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Japan eyes steps to help farmers impacted by EU trade pact

  • July 14, 2017
  • , Kyodo News , 12:04 p.m.
  • English Press
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TOKYO — The Japanese government said Friday it plans to adopt a policy package in the fall to help dairy and livestock farmers who will be impacted by the Japan-EU free trade deal agreed on last week.


The package would focus on alleviating possible adverse effects on those farmers from the future influx of cheaper European food items including cheese, pork and beef by helping to enhance the competitiveness of their products, government officials said.


At a Cabinet meeting, Prime Minister Shinzo Abe said, “We will make the utmost efforts to dispel the concerns of people involved.” He expressed the government’s readiness to help local Japanese farmers market their products overseas.


Under the broad free trade deal agreed July 6, Japan and the 28-member bloc will remove tariffs on a broad range of products, fueling concerns especially among Japanese farmers. The two sides aim to put the pact into force in early 2019.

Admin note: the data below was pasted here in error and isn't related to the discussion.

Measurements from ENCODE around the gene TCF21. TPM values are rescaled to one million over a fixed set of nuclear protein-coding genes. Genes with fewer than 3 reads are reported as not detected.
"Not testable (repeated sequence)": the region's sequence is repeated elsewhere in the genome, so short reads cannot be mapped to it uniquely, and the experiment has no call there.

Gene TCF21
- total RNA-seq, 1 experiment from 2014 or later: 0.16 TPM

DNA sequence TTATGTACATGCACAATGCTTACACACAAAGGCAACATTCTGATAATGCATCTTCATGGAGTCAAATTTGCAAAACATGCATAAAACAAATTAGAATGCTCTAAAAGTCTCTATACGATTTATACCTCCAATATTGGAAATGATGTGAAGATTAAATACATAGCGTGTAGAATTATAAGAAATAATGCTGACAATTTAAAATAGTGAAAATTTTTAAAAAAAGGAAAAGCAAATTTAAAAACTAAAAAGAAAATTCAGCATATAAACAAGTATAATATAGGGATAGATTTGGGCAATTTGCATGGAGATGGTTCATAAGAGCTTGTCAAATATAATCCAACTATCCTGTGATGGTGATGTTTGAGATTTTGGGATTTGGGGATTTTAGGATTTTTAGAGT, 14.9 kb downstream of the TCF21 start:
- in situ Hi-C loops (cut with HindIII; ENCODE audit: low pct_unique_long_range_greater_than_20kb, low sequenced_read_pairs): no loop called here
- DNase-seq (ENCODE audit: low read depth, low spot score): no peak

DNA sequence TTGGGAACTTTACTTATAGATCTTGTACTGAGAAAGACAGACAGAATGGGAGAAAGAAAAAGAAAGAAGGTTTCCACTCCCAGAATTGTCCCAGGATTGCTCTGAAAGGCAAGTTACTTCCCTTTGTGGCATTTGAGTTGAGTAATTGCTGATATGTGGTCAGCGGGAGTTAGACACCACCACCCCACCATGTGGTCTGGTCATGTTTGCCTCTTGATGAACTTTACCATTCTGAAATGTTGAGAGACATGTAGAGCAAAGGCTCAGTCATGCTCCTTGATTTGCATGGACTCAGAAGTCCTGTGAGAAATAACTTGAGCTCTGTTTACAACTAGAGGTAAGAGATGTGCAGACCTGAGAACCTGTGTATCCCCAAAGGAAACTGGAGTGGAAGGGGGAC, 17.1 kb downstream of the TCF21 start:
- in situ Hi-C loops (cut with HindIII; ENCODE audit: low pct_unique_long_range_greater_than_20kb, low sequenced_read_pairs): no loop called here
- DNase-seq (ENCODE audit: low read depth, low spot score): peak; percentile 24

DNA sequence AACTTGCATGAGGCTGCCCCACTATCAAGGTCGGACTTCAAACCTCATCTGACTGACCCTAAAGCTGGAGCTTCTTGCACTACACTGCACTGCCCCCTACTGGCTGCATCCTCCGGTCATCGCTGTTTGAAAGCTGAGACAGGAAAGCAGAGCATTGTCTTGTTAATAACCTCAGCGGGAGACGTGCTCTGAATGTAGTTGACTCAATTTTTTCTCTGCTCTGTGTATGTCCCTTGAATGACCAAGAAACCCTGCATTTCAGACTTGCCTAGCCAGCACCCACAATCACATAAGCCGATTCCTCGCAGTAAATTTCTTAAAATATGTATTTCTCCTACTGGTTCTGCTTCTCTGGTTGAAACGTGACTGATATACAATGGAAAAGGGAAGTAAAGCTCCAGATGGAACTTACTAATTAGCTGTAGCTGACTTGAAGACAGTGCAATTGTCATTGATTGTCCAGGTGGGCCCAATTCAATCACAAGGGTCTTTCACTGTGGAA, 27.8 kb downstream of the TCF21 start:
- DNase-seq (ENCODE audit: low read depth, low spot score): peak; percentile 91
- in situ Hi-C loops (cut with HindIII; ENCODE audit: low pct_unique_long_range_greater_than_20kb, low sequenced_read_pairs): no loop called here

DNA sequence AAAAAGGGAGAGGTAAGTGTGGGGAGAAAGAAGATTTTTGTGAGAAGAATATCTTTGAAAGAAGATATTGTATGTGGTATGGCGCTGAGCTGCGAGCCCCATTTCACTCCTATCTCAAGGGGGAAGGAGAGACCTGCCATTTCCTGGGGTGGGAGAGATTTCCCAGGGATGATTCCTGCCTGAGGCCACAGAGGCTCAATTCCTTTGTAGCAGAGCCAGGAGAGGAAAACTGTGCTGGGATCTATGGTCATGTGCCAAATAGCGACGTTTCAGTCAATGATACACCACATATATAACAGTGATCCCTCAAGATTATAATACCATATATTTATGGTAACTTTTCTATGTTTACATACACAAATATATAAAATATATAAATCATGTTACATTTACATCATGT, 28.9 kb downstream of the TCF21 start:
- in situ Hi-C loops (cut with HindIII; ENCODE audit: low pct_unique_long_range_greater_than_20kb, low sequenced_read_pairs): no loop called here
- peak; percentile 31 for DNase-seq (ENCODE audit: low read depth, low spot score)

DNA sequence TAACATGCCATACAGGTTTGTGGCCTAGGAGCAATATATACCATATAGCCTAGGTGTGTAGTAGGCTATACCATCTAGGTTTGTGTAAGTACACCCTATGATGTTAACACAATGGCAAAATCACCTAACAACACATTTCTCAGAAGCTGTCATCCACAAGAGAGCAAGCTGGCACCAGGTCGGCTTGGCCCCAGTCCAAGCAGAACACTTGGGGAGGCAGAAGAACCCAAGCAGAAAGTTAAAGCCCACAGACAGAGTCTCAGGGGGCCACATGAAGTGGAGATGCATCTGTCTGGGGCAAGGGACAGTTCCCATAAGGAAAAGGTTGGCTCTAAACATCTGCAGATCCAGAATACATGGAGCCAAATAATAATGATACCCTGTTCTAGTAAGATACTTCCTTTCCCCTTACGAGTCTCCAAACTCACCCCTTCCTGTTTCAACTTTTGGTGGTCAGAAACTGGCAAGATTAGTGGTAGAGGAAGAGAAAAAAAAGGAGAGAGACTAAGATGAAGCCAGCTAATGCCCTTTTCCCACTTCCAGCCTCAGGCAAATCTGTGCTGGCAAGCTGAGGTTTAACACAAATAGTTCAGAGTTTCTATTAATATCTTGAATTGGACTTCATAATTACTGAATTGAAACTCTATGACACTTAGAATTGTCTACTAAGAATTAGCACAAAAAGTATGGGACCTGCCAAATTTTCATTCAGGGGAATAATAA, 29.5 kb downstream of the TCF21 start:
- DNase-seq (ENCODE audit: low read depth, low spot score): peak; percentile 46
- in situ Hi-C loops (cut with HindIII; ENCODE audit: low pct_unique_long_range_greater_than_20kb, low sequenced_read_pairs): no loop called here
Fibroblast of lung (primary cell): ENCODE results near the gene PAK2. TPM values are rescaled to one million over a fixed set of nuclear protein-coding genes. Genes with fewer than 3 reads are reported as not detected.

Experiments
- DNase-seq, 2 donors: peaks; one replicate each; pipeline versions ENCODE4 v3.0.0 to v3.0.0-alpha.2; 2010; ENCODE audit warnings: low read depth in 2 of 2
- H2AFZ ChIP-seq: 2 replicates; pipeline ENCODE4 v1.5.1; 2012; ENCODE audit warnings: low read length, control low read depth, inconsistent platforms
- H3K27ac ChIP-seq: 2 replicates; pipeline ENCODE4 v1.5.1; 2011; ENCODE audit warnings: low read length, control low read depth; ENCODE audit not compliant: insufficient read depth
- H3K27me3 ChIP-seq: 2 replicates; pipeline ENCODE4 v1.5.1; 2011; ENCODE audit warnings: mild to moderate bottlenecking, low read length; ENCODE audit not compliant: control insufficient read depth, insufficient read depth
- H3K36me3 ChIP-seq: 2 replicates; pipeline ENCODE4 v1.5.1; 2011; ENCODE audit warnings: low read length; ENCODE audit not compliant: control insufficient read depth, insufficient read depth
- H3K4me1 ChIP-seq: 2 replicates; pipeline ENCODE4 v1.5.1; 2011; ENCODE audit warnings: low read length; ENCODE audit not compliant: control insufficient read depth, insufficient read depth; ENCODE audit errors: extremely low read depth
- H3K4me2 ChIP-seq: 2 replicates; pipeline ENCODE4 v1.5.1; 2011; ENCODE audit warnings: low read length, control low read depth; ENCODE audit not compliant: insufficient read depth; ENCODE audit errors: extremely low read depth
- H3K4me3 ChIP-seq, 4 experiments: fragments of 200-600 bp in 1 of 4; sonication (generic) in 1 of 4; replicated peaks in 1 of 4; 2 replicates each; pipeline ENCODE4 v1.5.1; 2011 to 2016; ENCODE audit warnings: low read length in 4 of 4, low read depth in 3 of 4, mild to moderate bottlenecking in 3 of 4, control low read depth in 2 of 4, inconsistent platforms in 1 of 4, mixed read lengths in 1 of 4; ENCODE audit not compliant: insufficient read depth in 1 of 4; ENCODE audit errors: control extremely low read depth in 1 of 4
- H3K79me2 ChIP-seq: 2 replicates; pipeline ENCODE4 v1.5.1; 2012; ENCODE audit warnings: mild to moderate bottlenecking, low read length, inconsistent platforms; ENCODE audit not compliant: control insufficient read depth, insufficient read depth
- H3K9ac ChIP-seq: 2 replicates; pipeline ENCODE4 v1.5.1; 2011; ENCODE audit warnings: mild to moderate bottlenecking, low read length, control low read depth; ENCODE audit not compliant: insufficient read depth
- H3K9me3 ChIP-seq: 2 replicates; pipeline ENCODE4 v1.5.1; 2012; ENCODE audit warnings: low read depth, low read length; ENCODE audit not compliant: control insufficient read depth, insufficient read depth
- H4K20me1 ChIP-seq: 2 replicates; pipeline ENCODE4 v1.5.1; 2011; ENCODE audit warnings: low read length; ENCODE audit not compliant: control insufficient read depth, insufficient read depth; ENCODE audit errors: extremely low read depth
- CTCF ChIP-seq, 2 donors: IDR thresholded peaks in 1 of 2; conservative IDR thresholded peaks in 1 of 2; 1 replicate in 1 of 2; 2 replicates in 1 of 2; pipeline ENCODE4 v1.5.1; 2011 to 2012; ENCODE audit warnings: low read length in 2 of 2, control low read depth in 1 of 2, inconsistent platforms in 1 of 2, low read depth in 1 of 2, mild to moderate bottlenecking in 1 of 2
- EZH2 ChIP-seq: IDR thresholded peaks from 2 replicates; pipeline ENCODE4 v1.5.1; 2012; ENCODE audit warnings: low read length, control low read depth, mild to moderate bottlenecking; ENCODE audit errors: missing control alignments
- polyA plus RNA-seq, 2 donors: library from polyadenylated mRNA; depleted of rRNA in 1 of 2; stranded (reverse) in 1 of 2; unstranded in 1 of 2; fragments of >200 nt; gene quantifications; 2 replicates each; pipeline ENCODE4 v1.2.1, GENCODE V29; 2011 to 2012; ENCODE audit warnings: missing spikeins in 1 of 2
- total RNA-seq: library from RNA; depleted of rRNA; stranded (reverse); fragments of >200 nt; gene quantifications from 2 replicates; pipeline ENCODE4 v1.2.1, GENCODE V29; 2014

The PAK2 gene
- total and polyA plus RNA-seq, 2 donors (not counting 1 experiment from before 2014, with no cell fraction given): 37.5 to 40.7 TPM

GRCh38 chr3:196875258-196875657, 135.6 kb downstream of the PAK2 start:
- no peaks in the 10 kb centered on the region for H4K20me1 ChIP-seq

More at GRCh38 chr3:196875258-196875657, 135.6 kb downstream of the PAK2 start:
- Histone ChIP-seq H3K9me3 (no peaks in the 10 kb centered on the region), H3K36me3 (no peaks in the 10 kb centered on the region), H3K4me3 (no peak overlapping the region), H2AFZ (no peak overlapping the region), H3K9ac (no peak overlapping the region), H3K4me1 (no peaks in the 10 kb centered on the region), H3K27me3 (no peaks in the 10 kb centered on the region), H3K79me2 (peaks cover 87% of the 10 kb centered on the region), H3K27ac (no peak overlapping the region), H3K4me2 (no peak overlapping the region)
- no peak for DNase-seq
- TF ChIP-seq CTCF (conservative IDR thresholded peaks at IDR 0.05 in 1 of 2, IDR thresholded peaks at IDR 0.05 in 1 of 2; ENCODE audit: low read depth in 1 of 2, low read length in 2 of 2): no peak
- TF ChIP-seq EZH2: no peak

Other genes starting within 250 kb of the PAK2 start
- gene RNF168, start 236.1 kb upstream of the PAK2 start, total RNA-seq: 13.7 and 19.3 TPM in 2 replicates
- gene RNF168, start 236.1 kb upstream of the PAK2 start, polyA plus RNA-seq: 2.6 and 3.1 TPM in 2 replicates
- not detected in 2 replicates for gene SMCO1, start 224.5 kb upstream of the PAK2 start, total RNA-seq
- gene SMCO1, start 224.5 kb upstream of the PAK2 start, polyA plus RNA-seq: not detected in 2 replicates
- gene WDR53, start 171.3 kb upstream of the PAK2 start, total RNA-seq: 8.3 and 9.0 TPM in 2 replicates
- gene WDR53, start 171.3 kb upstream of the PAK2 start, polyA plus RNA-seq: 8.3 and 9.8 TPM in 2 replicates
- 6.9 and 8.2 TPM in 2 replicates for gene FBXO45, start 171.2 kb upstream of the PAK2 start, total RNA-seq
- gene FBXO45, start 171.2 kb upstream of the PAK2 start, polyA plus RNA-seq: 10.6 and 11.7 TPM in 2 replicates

The Japanese government is set to estimate the negative impact on domestic farmers from the trade deal and earmark expenses for countermeasures in drafting the fiscal 2017 supplementary budget as well as fiscal 2018 budget, the officials said.


Under a basic policy adopted by the government Friday in response to the Japan-EU trade pact, Tokyo will help domestic farmers improve the quality of dairy products and reduce their production costs as well as support branding of items.


The trade deal stipulates Japan will set up a low-tariff quota on European soft cheese, initially set at 20,000 tons, and the tariff for the quota will be eliminated in 15 years after the deal comes into force. On hard cheese such as cheddar and gouda, Tokyo will scrap import duties after 15 years.


The government will also expand the grants system to livestock farmers to make up for their losses as tariffs on European beef and pork will be lowered under the pact.


It will also take steps to strengthen the competitiveness of Japanese timber products by such measures as making processing facilities more efficient and help food processing industries. The trade deal will remove tariffs on 10 timber items in seven years and scrap duties on European chocolates, candies and pasta after 10 years.

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